Nausea and vomiting are serious side effects of cancer therapy.
Nausea is an unpleasant wavelike feeling in the back of the throat and/or stomach that may lead to vomiting. Vomiting is throwing up the contents of the stomach through the mouth. Retching is the movement of the stomach and esophagus without vomiting and is also called dry heaves. Although treatments have improved, nausea and vomiting are still serious side effects of cancer therapy. Some patients are bothered more by nausea than by vomiting.
Approximately 1.6 million new cases of cancer are expected to be diagnosed in the United States in 2013. Many patients diagnosed with cancer will eventually require support from a family caregiver. In fact, family caregivers form the foundation of the health care system in the United States, supporting advances in treatment such as multimodality treatment protocols given in outpatient and home settings.
Definition: Who Is the Caregiver?
Also referred to as informal caregivers, family...
Nausea and vomiting must be controlled to maintain the patient's treatment and quality of life.
It is very important to prevent and control nausea and vomiting in patients with cancer, so that they can continue treatment and perform activities of daily life. Uncontrolled nausea and vomiting can cause the following:
Chemical changes in the body.
Loss of appetite.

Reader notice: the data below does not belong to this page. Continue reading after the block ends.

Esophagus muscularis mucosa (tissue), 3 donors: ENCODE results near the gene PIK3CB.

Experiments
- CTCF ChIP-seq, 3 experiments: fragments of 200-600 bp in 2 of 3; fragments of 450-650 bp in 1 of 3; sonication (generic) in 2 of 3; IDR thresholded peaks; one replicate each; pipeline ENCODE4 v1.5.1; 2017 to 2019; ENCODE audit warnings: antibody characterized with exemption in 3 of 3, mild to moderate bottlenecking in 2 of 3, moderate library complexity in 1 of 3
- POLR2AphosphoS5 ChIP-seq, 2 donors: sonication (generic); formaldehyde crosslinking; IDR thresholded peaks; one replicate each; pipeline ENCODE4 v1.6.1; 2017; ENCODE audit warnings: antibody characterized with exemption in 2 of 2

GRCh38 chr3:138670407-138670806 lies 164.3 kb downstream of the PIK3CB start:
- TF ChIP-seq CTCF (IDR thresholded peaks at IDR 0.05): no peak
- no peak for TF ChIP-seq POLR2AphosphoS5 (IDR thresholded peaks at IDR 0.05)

A torn esophagus.
Reopening of surgical wounds.
There are four types of nausea and vomiting that are caused by cancer therapy:
Anticipatory nausea and vomiting: If a patient has had nausea and vomiting after the previous three or four chemotherapy treatments, he or she may have anticipatory nausea and vomiting. The smells, sights, and sounds of the treatment room may remind the patient of previous times and may trigger nausea and vomiting before a new cycle of chemotherapy has even begun.
Acute nausea and vomiting: Usually happen within 24 hours after beginning chemotherapy
Delayed nausea and vomiting: Happen more than 24 hours after chemotherapy. Also called late nausea and vomiting.
Chronic nausea and vomiting: In patients with advanced cancer, chronic nausea and vomiting may be caused by the following:
This information is produced and provided by the National
Institute (NCI). The information in this topic may have changed since it was written. For the most current information, contact the National
Institute via the Internet web site at http://
.gov or call 1-800-4-CANCER.
WebMD Public Information from the National Cancer Institute
September 04, 2014
This information is not intended to replace the advice of a doctor.
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